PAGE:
Yes, I know that equals more than one.

I feel buffeted by time zones, tossed about like a Caesar salad and as lost as a fallen sales receipt from that little craft store on the corner just up past the schoolyard that I go to with my aunt Mary, who never likes the crafts but knows the owner’s mother, on the blue-green silk sea of descriptors.

I have to take breaks from reading this book, because the urge to throw it becomes too strong. I feel a bit like Dorothy Parker:

I’m much better now, in fact, than I was when we started. I wish you could have heard that pretty crash “Beauty and the Beast” made when, with one sweeping, liquid gesture, I tossed it out of my twelfth-story window.


not Bendicks

(I have skipped any reference to throwing books at cats (of which there are many) as Bendicks is watching and will stomp on my keyboard when I’m not looking and readjust my investments.)

The thing is, I feel like a failure. I continually read award-winning books and am so often frustrated by them. I must be lacking something.

There are exceptions. Andre Alexis’ Fifteen Dogs was wonderful, miraculous, and a real treasure. I WALLOWED in it. Anakana Shofield’s Martin John was intensely interesting and gripping. And those two are from the 2016 Giller List.

So you see, I can read. I can decipher difficult texts. So why, oh why, can’t I find the gold in some of these gems?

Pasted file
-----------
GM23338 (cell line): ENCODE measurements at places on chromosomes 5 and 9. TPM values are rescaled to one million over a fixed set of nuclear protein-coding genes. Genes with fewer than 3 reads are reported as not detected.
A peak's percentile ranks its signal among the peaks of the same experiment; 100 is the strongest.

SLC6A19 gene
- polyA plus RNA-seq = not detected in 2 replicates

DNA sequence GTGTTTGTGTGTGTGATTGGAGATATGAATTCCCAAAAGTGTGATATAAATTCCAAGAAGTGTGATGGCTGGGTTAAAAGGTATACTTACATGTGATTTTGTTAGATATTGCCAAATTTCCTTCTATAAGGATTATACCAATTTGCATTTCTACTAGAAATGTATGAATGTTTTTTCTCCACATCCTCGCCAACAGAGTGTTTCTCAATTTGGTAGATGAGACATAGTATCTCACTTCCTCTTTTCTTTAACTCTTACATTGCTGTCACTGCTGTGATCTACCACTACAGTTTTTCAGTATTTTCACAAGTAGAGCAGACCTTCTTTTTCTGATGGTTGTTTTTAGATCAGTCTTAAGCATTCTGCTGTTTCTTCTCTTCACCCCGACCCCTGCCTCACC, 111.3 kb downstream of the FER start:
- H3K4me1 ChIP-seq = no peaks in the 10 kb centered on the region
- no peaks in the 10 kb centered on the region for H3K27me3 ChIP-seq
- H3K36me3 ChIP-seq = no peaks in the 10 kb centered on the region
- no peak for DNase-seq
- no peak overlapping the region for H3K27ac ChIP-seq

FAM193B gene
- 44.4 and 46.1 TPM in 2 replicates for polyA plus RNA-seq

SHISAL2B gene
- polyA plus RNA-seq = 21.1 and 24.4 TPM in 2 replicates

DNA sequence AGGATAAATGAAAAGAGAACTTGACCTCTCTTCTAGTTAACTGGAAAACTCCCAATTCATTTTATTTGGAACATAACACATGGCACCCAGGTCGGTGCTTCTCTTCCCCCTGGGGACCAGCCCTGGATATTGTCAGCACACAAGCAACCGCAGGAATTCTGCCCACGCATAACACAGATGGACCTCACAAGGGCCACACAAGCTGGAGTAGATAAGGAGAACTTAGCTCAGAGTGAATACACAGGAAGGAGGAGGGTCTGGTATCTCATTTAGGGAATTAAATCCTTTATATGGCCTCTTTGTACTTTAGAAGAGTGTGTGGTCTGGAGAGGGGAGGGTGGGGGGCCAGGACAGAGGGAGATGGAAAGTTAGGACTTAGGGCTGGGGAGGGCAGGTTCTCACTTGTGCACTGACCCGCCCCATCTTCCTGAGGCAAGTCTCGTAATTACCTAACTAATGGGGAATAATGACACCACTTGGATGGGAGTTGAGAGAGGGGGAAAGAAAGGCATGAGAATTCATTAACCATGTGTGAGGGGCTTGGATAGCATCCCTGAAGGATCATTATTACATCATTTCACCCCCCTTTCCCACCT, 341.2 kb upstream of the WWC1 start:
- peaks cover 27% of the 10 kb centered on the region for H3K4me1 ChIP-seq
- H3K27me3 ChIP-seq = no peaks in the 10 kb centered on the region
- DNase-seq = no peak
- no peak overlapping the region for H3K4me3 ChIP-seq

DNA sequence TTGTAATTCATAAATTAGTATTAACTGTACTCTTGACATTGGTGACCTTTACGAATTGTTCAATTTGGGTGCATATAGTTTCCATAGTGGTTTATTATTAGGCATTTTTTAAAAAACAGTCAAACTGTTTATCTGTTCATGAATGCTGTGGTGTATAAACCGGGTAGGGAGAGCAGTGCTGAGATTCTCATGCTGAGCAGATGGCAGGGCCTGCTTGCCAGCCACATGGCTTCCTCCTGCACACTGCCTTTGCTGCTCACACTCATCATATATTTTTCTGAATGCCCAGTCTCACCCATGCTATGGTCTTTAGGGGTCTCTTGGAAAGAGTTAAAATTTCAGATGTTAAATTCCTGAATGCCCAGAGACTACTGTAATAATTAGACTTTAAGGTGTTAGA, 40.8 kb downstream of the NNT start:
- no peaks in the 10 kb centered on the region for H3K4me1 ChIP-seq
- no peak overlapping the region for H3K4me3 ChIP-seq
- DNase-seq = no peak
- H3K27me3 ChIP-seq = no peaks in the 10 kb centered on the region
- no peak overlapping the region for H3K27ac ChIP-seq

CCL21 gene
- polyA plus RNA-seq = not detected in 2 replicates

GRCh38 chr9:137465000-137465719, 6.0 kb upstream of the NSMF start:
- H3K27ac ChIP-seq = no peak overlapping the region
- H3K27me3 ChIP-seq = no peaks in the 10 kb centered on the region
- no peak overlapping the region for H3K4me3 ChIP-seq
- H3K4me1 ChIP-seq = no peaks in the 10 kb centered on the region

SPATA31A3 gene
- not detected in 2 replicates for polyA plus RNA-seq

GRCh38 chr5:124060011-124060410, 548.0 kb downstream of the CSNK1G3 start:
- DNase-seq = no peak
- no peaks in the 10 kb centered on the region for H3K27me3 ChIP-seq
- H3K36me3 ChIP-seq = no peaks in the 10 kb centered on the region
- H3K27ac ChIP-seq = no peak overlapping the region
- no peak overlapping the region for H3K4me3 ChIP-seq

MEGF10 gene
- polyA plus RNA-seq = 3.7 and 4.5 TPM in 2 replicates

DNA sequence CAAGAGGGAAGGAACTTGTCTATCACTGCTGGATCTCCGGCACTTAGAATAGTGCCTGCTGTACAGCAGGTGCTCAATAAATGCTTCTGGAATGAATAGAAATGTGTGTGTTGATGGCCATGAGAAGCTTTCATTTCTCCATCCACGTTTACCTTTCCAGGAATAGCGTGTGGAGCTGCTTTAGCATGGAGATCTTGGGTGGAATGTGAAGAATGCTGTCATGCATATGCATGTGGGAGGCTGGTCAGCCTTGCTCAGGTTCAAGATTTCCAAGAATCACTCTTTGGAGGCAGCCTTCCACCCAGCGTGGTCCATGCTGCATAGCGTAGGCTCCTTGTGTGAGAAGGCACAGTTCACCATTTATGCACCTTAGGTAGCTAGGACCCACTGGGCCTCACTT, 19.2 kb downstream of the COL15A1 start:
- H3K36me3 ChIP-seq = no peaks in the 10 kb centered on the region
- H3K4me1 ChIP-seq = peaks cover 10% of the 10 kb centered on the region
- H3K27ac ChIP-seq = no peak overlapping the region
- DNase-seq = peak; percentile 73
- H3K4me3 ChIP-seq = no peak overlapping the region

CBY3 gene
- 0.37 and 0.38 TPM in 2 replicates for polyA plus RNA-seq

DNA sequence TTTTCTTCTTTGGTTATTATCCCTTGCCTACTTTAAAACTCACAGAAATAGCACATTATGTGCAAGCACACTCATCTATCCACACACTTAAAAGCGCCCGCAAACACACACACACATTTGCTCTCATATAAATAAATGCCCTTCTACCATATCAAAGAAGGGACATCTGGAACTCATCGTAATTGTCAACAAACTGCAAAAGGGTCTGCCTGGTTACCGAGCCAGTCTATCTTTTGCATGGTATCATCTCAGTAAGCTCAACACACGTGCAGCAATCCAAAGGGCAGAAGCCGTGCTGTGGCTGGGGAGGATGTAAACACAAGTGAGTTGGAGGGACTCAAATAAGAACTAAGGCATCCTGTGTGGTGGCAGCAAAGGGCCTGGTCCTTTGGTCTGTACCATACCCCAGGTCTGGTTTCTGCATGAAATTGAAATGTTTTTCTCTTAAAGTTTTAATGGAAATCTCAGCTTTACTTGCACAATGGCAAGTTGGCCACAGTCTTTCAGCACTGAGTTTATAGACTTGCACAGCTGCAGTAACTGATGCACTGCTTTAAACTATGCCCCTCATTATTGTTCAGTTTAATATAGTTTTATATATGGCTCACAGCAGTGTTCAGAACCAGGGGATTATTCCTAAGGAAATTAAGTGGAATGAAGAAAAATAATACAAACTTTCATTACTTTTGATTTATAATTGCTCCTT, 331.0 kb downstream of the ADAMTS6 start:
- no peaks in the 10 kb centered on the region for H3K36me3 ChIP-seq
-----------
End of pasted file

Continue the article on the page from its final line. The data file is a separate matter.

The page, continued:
the risk of reading big books

Sigh. Time for a good mystery or thriller to cleanse the palate and the brain. Or maybe some Proust. With madeleines.

‘Tis the gift to be simple, ’tis the gift to be free
‘Tis the gift to come down where we ought to be,
And when we find ourselves in the place just right,
‘Twill be in the valley of love and delight.
When true simplicity is gained,
To bow and to bend we shan’t be ashamed,
To turn, turn will be our delight,
Till by turning, turning we come ’round right.[5]


“I don’t read fiction”

images “I only read non-fiction”, some people say, as if there was only truth in history or political analysis or science. They refuse to waste their time on fiction. More’s the pity, for that’s where truth REALLY hangs out.

I’m reading the wonderful stories of Dorothy Parker and I have to say her understanding shines brighter, sharper, and stronger than any non-fiction book about relationships or human behaviour or the story of societies. Stronger than Alice Munro’s tales but often in the same area of what others tend to put down as woman’s stories (argh!), her message comes at you with like a thunderbolt, leaving you gasping as the realization of what she has done hits. I simply don’t understand why Parker is often described solely as the quick witted riposte queen, when she was obviously a writing powerhouse and always has been.